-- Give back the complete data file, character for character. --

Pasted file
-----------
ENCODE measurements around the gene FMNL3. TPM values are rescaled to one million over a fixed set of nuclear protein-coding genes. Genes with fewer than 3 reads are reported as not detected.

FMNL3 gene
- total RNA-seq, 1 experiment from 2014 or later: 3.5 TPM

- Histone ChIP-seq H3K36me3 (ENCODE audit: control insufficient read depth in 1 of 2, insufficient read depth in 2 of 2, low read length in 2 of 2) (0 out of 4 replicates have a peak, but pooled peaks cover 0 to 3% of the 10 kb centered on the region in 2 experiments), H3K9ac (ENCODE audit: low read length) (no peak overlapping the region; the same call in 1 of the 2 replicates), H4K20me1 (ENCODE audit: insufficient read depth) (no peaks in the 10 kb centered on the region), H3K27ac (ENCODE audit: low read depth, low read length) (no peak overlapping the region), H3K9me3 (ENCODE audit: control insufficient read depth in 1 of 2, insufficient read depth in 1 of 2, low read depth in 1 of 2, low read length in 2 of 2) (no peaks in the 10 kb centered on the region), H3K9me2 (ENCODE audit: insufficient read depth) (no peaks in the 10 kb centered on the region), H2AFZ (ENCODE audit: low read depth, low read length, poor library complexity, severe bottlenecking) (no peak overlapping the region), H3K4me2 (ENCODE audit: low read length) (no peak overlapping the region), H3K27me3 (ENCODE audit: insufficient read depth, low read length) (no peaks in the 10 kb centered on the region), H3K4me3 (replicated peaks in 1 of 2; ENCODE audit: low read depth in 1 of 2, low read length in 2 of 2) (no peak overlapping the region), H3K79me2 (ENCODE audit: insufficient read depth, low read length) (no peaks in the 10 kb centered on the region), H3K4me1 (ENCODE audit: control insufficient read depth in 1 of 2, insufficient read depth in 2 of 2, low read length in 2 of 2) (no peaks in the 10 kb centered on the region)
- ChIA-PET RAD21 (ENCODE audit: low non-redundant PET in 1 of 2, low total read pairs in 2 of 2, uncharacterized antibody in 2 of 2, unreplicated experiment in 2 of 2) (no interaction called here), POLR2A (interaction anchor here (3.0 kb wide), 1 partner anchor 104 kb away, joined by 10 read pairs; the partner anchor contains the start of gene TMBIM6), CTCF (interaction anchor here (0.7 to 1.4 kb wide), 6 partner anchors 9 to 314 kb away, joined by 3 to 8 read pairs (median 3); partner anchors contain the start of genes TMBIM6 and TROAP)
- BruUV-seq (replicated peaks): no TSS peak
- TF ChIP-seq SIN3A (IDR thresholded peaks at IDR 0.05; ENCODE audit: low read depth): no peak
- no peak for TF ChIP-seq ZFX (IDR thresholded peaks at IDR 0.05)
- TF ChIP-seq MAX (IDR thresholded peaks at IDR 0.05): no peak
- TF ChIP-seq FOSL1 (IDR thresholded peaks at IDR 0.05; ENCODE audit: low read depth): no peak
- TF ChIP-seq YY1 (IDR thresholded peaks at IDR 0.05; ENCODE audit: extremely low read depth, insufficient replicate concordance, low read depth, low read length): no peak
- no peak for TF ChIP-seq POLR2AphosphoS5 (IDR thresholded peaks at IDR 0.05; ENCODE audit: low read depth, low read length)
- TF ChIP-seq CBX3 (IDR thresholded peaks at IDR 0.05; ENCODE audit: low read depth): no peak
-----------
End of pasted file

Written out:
ENCODE measurements around the gene FMNL3. TPM values are rescaled to one million over a fixed set of nuclear protein-coding genes. Genes with fewer than 3 reads are reported as not detected.

FMNL3 gene
- total RNA-seq, 1 experiment from 2014 or later: 3.5 TPM

- Histone ChIP-seq H3K36me3 (ENCODE audit: control insufficient read depth in 1 of 2, insufficient read depth in 2 of 2, low read length in 2 of 2) (0 out of 4 replicates have a peak, but pooled peaks cover 0 to 3% of the 10 kb centered on the region in 2 experiments), H3K9ac (ENCODE audit: low read length) (no peak overlapping the region; the same call in 1 of the 2 replicates), H4K20me1 (ENCODE audit: insufficient read depth) (no peaks in the 10 kb centered on the region), H3K27ac (ENCODE audit: low read depth, low read length) (no peak overlapping the region), H3K9me3 (ENCODE audit: control insufficient read depth in 1 of 2, insufficient read depth in 1 of 2, low read depth in 1 of 2, low read length in 2 of 2) (no peaks in the 10 kb centered on the region), H3K9me2 (ENCODE audit: insufficient read depth) (no peaks in the 10 kb centered on the region), H2AFZ (ENCODE audit: low read depth, low read length, poor library complexity, severe bottlenecking) (no peak overlapping the region), H3K4me2 (ENCODE audit: low read length) (no peak overlapping the region), H3K27me3 (ENCODE audit: insufficient read depth, low read length) (no peaks in the 10 kb centered on the region), H3K4me3 (replicated peaks in 1 of 2; ENCODE audit: low read depth in 1 of 2, low read length in 2 of 2) (no peak overlapping the region), H3K79me2 (ENCODE audit: insufficient read depth, low read length) (no peaks in the 10 kb centered on the region), H3K4me1 (ENCODE audit: control insufficient read depth in 1 of 2, insufficient read depth in 2 of 2, low read length in 2 of 2) (no peaks in the 10 kb centered on the region)
- ChIA-PET RAD21 (ENCODE audit: low non-redundant PET in 1 of 2, low total read pairs in 2 of 2, uncharacterized antibody in 2 of 2, unreplicated experiment in 2 of 2) (no interaction called here), POLR2A (interaction anchor here (3.0 kb wide), 1 partner anchor 104 kb away, joined by 10 read pairs; the partner anchor contains the start of gene TMBIM6), CTCF (interaction anchor here (0.7 to 1.4 kb wide), 6 partner anchors 9 to 314 kb away, joined by 3 to 8 read pairs (median 3); partner anchors contain the start of genes TMBIM6 and TROAP)
- BruUV-seq (replicated peaks): no TSS peak
- TF ChIP-seq SIN3A (IDR thresholded peaks at IDR 0.05; ENCODE audit: low read depth): no peak
- no peak for TF ChIP-seq ZFX (IDR thresholded peaks at IDR 0.05)
- TF ChIP-seq MAX (IDR thresholded peaks at IDR 0.05): no peak
- TF ChIP-seq FOSL1 (IDR thresholded peaks at IDR 0.05; ENCODE audit: low read depth): no peak
- TF ChIP-seq YY1 (IDR thresholded peaks at IDR 0.05; ENCODE audit: extremely low read depth, insufficient replicate concordance, low read depth, low read length): no peak
- no peak for TF ChIP-seq POLR2AphosphoS5 (IDR thresholded peaks at IDR 0.05; ENCODE audit: low read depth, low read length)
- TF ChIP-seq CBX3 (IDR thresholded peaks at IDR 0.05; ENCODE audit: low read depth): no peak